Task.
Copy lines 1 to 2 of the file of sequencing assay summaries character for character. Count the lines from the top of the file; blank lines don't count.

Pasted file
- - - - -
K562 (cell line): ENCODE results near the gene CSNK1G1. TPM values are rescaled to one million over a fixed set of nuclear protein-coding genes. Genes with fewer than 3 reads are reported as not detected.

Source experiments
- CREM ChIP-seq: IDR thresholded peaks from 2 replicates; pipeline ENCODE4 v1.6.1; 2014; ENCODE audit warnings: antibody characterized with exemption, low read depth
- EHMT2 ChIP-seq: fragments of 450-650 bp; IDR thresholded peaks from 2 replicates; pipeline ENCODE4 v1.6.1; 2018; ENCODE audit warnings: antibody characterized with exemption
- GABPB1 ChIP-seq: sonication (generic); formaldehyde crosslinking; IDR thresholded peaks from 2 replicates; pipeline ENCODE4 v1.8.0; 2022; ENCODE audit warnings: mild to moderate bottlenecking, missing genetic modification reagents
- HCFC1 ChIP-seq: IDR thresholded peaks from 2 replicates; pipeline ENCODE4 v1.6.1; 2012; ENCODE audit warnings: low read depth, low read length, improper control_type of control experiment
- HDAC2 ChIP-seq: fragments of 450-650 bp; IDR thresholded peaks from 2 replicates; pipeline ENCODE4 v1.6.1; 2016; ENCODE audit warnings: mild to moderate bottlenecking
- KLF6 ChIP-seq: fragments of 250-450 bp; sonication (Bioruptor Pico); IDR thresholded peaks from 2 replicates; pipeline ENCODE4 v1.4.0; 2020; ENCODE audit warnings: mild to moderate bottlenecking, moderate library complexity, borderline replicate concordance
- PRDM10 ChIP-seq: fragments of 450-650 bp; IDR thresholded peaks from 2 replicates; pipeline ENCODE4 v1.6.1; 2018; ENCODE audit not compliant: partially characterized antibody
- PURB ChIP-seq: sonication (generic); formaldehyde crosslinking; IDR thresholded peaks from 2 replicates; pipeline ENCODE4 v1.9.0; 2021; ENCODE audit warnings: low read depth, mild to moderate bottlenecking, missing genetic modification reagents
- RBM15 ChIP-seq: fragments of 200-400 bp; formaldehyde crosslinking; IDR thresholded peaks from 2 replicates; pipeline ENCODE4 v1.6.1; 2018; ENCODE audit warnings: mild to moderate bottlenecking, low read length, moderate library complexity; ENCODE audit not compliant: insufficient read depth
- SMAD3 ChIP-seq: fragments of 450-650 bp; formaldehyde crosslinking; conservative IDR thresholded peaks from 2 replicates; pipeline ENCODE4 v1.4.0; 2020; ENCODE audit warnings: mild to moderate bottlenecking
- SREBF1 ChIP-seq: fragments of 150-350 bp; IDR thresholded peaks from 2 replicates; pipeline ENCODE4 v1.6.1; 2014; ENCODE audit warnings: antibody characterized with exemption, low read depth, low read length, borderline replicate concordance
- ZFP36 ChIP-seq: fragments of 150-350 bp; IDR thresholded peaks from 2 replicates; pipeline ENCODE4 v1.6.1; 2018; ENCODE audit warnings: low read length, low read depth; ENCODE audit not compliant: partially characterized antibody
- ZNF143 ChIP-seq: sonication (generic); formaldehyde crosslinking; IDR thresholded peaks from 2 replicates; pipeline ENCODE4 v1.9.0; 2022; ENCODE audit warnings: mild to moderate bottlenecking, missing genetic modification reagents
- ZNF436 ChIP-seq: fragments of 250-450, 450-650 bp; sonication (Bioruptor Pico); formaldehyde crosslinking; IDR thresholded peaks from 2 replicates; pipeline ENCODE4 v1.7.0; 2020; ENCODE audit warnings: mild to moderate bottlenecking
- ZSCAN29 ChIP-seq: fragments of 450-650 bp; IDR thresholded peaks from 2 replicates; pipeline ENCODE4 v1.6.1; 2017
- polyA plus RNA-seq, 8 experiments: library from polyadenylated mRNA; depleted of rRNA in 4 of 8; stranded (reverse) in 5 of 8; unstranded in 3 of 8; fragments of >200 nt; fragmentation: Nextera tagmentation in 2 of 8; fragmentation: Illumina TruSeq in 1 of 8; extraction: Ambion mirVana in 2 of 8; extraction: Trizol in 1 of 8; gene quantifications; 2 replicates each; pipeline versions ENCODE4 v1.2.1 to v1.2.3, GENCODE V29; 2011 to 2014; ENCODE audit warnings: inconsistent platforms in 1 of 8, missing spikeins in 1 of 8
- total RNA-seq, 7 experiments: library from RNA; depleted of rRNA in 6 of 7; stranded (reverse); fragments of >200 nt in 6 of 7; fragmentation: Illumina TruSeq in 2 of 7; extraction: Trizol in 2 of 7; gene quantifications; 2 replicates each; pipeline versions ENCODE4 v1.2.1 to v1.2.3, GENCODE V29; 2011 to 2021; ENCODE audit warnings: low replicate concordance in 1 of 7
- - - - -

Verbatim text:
K562 (cell line): ENCODE results near the gene CSNK1G1. TPM values are rescaled to one million over a fixed set of nuclear protein-coding genes. Genes with fewer than 3 reads are reported as not detected.

Source experiments